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Solomon’s Porch on babies March 20, 2007

Posted by Cobus in Emerging Church, Youth Ministry.
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I’ve been reading Doug Pagitt and the Solomon’s Porch Community’s book Church Re-Imagined. Actually, I read it with Maryke, so I would read two chapters, and then she would take it and read two chapters. Sometimes one of us would get busy, or forget to give the book back, so it took a while. And sometimes we discussed what we read.

Tony Jones is part of that community. I remember when he was here he said that a lot of people that come into the community only last two weeks, then they start asking if something can’t be done about the children. Well, read for yourself what there idea on babies is :

Babies in the Solomon’s Porch Community

Sunday Evening Worship Gatherings: While we do not have an official nursery we do offer “baby holders”, and a changing/play room for babies. So, if someone comes and asks to hold your baby, don’t be surprised. Also, please do not be bothered by babies making a little noise or crying a bit. You are welcome to use the baby room, but we find that crying babies remind us that it is good to take time to listen to one another cry – even during the “important” times of life.

A few thoughts. If babies making a little noise cannot be allowed at meetings, then we are basicly saying that it’s about the preaching, the concentration, the listening, and the adults being thought something new. The babies making noise of course distracts the people from doing this. But if we say it’s primarily about the community, and we really believe that children are completely part of the community, then we cannot but keep our children in the church.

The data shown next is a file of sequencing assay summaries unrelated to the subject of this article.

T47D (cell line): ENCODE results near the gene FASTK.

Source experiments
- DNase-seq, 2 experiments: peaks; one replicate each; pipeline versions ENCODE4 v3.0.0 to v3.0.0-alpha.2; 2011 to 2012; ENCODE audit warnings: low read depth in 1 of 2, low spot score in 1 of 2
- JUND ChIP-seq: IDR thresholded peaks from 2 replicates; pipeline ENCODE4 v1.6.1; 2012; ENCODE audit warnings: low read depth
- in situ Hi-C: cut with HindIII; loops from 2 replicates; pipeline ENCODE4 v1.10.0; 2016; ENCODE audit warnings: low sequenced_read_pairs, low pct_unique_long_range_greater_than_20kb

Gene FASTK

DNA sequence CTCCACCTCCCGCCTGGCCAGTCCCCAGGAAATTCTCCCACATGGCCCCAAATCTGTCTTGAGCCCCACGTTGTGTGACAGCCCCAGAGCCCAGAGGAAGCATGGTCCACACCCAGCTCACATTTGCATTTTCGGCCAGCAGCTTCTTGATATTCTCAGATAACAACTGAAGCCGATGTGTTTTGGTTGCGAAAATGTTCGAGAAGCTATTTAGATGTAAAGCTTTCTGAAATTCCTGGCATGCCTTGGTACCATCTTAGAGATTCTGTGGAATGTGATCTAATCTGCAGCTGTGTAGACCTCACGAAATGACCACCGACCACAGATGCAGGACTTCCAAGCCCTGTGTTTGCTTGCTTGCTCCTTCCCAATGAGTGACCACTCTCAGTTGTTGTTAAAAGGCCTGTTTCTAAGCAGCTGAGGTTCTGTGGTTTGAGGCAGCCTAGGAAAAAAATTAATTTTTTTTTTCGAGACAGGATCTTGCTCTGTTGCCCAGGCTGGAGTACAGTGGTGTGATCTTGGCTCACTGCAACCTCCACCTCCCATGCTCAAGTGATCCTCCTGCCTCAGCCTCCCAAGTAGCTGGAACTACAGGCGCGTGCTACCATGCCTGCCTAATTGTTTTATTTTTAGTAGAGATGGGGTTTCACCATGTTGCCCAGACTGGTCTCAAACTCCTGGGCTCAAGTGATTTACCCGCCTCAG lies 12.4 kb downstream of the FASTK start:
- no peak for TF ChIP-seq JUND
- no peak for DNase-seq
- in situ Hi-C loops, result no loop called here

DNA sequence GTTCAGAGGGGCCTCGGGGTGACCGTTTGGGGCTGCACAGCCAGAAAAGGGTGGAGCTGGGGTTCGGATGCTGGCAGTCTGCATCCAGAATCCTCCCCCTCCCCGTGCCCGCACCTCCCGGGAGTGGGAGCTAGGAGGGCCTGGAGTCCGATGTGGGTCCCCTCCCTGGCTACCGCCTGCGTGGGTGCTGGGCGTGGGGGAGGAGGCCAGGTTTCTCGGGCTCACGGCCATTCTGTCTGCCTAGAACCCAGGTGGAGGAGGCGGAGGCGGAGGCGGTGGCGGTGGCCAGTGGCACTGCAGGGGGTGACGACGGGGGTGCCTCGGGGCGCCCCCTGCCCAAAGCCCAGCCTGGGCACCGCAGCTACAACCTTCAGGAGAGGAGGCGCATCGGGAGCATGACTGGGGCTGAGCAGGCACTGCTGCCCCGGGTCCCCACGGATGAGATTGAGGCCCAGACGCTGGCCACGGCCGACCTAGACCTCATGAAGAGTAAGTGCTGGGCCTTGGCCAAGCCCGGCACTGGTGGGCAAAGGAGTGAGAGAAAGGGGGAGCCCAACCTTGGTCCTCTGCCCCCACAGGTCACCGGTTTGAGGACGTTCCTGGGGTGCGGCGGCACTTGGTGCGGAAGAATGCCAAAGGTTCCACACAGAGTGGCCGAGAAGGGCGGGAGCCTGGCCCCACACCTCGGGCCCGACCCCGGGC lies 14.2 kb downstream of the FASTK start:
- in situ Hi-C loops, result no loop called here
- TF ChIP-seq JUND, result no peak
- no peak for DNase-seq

My mon told me (I can’t remember this) that when I was little she always sat at the back of the small church we attended, because I had a way of disrupting the service. My dad was actually pastor in the Swaziland Reformed Church, which the black people attended, but he also helped the Dutch Reformed Church, where the white people attended, by preaching there 2 out of 3 weeks, they shared a pastor with a couple of churches, so he only came every 3rd week. One morning, after the opening prayer, when my mon opened her eyes, I was on the pulpit with my dad. A couple of other things heppened, but the end of the story was that my mom stopped attending church until we were older. Sad, but true.

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Comments»

1. storbakken - March 21, 2007

That sounds like a great way of reading a book with another person. My fiance and I have been considering ways to read the same book without having to buy two copies.

And thanks for sharing the story.


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